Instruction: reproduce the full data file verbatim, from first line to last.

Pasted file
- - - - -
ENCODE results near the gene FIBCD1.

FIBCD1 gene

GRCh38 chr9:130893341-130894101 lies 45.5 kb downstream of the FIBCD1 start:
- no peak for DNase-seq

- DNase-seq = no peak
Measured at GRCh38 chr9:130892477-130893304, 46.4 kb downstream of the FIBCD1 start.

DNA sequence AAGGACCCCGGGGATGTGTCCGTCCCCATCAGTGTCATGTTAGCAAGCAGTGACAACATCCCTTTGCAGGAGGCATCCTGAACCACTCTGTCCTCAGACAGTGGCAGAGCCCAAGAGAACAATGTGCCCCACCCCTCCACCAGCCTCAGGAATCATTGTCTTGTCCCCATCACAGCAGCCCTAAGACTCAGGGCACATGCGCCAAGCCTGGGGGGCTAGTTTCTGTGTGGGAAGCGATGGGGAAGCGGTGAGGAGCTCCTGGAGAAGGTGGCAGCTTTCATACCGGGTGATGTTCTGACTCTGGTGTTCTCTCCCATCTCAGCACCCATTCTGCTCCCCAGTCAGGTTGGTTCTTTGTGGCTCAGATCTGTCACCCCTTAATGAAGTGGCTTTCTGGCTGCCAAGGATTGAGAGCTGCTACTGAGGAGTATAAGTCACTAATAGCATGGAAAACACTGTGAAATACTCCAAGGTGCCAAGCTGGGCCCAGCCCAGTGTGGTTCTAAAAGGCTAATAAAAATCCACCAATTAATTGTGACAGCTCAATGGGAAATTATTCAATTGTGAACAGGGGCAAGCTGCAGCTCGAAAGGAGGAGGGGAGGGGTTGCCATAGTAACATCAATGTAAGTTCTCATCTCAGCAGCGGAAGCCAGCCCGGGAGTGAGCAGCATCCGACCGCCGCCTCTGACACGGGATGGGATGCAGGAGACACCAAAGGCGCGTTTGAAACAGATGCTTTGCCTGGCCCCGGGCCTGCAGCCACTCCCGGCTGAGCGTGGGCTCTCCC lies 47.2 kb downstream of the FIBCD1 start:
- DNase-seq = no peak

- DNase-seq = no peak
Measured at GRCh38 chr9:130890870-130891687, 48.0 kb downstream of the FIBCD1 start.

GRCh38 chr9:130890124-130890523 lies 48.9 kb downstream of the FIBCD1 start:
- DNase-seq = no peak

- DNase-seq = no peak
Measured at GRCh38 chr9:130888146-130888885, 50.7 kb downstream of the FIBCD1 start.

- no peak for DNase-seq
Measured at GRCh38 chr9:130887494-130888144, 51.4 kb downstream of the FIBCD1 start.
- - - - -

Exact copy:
ENCODE results near the gene FIBCD1.

FIBCD1 gene

GRCh38 chr9:130893341-130894101 lies 45.5 kb downstream of the FIBCD1 start:
- no peak for DNase-seq

- DNase-seq = no peak
Measured at GRCh38 chr9:130892477-130893304, 46.4 kb downstream of the FIBCD1 start.

DNA sequence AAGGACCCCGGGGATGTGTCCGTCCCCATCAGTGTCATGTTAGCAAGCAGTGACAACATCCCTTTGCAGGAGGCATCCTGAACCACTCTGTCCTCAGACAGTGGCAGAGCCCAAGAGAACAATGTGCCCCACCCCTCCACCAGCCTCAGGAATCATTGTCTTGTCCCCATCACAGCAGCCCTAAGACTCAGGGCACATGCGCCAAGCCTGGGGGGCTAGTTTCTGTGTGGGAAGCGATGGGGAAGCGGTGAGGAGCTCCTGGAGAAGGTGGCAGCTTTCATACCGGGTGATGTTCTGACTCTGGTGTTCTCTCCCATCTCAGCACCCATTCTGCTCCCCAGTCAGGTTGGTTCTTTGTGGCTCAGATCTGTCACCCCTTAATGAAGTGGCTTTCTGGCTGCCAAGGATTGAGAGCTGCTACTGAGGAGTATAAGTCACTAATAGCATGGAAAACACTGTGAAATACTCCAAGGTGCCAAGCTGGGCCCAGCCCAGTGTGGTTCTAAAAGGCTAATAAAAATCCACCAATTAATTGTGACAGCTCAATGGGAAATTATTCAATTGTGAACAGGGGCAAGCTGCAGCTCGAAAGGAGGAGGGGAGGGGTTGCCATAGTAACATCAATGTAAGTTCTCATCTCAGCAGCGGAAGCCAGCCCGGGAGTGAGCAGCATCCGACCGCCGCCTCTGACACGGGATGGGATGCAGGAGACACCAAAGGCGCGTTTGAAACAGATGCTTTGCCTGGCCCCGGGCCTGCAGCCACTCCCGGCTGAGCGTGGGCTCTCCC lies 47.2 kb downstream of the FIBCD1 start:
- DNase-seq = no peak

- DNase-seq = no peak
Measured at GRCh38 chr9:130890870-130891687, 48.0 kb downstream of the FIBCD1 start.

GRCh38 chr9:130890124-130890523 lies 48.9 kb downstream of the FIBCD1 start:
- DNase-seq = no peak

- DNase-seq = no peak
Measured at GRCh38 chr9:130888146-130888885, 50.7 kb downstream of the FIBCD1 start.

- no peak for DNase-seq
Measured at GRCh38 chr9:130887494-130888144, 51.4 kb downstream of the FIBCD1 start.